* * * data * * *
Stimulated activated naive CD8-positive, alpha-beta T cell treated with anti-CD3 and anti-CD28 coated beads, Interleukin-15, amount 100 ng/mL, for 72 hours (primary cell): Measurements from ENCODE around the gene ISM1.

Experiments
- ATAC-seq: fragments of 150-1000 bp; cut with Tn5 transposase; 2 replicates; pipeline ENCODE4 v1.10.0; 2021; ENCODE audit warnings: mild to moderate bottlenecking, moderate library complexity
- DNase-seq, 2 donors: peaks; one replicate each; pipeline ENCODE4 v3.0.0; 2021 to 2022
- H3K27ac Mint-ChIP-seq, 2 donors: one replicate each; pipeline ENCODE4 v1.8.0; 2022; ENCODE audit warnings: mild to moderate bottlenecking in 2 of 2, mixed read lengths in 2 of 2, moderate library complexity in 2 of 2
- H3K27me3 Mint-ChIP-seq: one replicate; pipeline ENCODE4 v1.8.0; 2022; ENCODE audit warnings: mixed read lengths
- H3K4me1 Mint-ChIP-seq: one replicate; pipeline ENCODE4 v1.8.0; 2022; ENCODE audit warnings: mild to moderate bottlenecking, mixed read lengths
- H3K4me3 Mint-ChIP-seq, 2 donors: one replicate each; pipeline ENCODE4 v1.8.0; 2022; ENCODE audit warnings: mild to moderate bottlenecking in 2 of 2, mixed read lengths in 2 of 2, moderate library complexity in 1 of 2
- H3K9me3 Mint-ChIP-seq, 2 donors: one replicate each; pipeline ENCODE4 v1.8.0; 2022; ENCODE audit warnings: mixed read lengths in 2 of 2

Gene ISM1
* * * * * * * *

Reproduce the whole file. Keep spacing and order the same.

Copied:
Stimulated activated naive CD8-positive, alpha-beta T cell treated with anti-CD3 and anti-CD28 coated beads, Interleukin-15, amount 100 ng/mL, for 72 hours (primary cell): Measurements from ENCODE around the gene ISM1.

Experiments
- ATAC-seq: fragments of 150-1000 bp; cut with Tn5 transposase; 2 replicates; pipeline ENCODE4 v1.10.0; 2021; ENCODE audit warnings: mild to moderate bottlenecking, moderate library complexity
- DNase-seq, 2 donors: peaks; one replicate each; pipeline ENCODE4 v3.0.0; 2021 to 2022
- H3K27ac Mint-ChIP-seq, 2 donors: one replicate each; pipeline ENCODE4 v1.8.0; 2022; ENCODE audit warnings: mild to moderate bottlenecking in 2 of 2, mixed read lengths in 2 of 2, moderate library complexity in 2 of 2
- H3K27me3 Mint-ChIP-seq: one replicate; pipeline ENCODE4 v1.8.0; 2022; ENCODE audit warnings: mixed read lengths
- H3K4me1 Mint-ChIP-seq: one replicate; pipeline ENCODE4 v1.8.0; 2022; ENCODE audit warnings: mild to moderate bottlenecking, mixed read lengths
- H3K4me3 Mint-ChIP-seq, 2 donors: one replicate each; pipeline ENCODE4 v1.8.0; 2022; ENCODE audit warnings: mild to moderate bottlenecking in 2 of 2, mixed read lengths in 2 of 2, moderate library complexity in 1 of 2
- H3K9me3 Mint-ChIP-seq, 2 donors: one replicate each; pipeline ENCODE4 v1.8.0; 2022; ENCODE audit warnings: mixed read lengths in 2 of 2

Gene ISM1